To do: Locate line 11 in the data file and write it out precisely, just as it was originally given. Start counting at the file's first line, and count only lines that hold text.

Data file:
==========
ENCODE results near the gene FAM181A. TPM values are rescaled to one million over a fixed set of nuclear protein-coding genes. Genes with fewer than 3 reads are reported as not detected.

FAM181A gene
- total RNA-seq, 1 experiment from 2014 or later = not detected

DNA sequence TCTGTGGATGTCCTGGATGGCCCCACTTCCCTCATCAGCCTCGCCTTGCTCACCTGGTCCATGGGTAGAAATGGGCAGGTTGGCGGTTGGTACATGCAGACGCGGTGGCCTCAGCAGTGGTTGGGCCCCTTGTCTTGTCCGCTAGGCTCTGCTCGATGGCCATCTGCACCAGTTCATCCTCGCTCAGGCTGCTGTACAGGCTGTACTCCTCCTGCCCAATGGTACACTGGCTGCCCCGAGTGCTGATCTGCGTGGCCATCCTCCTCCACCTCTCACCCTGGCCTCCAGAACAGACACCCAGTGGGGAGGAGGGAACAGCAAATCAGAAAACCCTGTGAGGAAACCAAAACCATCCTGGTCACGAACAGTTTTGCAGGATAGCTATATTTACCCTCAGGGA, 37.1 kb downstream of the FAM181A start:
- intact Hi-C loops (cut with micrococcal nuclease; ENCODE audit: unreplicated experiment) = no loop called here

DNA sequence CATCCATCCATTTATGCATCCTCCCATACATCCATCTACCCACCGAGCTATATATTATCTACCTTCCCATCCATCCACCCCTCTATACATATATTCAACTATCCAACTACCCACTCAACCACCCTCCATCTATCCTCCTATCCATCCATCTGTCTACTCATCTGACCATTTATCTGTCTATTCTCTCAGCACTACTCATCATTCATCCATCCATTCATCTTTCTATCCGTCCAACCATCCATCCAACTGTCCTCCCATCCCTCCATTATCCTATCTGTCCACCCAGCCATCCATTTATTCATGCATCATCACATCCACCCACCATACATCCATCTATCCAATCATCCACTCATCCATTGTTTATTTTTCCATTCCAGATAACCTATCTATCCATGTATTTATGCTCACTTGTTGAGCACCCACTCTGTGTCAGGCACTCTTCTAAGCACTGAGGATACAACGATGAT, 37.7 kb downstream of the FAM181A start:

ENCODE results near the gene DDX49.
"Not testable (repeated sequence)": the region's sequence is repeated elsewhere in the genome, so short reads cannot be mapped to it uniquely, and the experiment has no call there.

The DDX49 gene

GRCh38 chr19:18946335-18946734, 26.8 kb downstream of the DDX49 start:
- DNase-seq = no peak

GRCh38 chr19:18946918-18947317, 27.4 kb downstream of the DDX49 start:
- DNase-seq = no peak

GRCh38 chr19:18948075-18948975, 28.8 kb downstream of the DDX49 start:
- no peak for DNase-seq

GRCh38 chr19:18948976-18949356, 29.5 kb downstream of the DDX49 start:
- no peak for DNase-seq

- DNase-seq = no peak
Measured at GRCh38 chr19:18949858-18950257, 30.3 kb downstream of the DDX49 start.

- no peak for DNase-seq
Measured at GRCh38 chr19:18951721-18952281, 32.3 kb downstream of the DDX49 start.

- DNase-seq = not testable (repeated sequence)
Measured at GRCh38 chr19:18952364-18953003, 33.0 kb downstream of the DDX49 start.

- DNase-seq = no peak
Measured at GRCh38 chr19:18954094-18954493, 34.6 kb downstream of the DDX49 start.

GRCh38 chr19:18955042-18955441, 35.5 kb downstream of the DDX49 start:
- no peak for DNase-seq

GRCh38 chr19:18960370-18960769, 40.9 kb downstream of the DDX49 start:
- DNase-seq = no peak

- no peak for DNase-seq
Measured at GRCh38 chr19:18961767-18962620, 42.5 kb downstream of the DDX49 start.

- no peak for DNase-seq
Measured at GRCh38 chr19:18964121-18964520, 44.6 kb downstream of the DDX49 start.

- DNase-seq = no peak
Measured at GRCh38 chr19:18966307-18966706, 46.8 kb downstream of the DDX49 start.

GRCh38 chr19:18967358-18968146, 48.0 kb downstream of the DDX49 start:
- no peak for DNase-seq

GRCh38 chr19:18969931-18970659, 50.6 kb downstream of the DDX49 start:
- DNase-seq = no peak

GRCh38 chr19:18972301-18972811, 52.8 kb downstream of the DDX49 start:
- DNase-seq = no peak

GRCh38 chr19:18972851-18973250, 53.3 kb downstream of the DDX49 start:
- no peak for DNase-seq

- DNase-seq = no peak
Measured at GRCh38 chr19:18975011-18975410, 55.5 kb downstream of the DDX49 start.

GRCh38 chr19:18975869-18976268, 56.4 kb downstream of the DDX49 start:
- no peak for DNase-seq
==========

- DNase-seq = no peak